In 1970, an obscure sixty-six-year-old former mid-level AT&T executive named Robert Greenleaf wrote an essay that launched a movement. He titled it “Servant as Leader”—and in a few dozen earnest pages, he turned the reigning philosophies of business and political leadership upside down. Greenleaf argued that the most effective leaders weren’t heroic, take-charge commanders but instead were quieter, humbler types whose animating purpose was to serve those nominally beneath them. Greenleaf called this notion “servant leadership” and explained that the order of those two words held the key to its meaning. “The servant-leader is servant first,” he wrote. “Becoming a servant-leader begins with the natural feeling that one wants to serve, to serve first. Then conscious choice brings one to aspire to lead.”
The very idea of leaders subordinating themselves to followers, of inverting the traditional pyramid, made many people uncomfortable. But Greenleaf’s philosophy excited many more. Those who embraced it learned to “do no harm,” to respond “to any problem by listening first,” and “to accept and empathize” rather than reject. Over time, companies as diverse as Starbucks, TD Industries, Southwest Airlines, and Brooks Brothers integrated Greenleaf’s ideas into their management practices. Business schools added Greenleaf to their reading lists and syllabi. Nonprofit organizations and religious institutions introduced his principles to their members.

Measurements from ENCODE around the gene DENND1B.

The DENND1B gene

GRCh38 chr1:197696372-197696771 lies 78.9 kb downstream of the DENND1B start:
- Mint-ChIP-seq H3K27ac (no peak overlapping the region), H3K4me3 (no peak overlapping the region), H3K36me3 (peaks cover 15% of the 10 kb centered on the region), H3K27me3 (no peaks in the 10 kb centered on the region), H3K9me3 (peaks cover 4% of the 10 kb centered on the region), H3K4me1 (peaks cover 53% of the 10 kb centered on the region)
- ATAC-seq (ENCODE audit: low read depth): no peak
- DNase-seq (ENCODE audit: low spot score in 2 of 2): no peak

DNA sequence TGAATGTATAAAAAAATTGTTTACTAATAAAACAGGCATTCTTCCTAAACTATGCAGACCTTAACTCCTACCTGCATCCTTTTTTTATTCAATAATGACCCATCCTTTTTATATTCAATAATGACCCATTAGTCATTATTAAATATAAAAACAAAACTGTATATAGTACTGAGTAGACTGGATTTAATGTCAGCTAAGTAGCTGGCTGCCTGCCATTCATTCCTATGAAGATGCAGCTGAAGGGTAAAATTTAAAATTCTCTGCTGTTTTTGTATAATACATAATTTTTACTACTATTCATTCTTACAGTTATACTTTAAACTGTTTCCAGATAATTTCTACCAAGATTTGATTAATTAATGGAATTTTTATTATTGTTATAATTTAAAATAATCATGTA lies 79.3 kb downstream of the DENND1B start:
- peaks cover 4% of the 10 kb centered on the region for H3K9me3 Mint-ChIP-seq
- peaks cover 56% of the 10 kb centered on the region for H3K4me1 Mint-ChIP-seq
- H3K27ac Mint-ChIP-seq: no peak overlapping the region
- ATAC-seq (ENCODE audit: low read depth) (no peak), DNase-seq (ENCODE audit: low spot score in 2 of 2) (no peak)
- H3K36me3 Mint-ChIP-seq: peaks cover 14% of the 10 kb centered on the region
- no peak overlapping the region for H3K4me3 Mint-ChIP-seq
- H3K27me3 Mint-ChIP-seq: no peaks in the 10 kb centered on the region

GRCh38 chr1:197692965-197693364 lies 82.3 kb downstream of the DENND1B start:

What helped servant leadership take hold wasn’t merely that many of those who tried it found it effective. It was also that the approach gave voice to their latent beliefs about other people and their deeper aspirations for themselves. Greenleaf’s way of leading was more difficult, but it was also more transformative. As he wrote, “The best test, and the most difficult to administer, is this: Do those served grow as persons? Do they, while being served, become healthier, wiser, freer, more autonomous, more likely themselves to become servants?”